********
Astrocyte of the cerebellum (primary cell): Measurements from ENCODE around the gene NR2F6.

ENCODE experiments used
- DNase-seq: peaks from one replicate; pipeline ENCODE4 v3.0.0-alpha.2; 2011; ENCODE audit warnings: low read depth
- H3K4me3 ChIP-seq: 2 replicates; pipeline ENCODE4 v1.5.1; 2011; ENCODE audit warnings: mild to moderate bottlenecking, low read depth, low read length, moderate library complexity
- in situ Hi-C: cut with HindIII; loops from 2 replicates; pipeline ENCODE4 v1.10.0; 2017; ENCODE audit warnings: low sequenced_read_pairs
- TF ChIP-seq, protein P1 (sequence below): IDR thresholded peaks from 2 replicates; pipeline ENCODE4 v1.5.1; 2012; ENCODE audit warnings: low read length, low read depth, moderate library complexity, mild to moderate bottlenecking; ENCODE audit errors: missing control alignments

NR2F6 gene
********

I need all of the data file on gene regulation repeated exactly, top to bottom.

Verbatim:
Astrocyte of the cerebellum (primary cell): Measurements from ENCODE around the gene NR2F6.

ENCODE experiments used
- DNase-seq: peaks from one replicate; pipeline ENCODE4 v3.0.0-alpha.2; 2011; ENCODE audit warnings: low read depth
- H3K4me3 ChIP-seq: 2 replicates; pipeline ENCODE4 v1.5.1; 2011; ENCODE audit warnings: mild to moderate bottlenecking, low read depth, low read length, moderate library complexity
- in situ Hi-C: cut with HindIII; loops from 2 replicates; pipeline ENCODE4 v1.10.0; 2017; ENCODE audit warnings: low sequenced_read_pairs
- TF ChIP-seq, protein P1 (sequence below): IDR thresholded peaks from 2 replicates; pipeline ENCODE4 v1.5.1; 2012; ENCODE audit warnings: low read length, low read depth, moderate library complexity, mild to moderate bottlenecking; ENCODE audit errors: missing control alignments

NR2F6 gene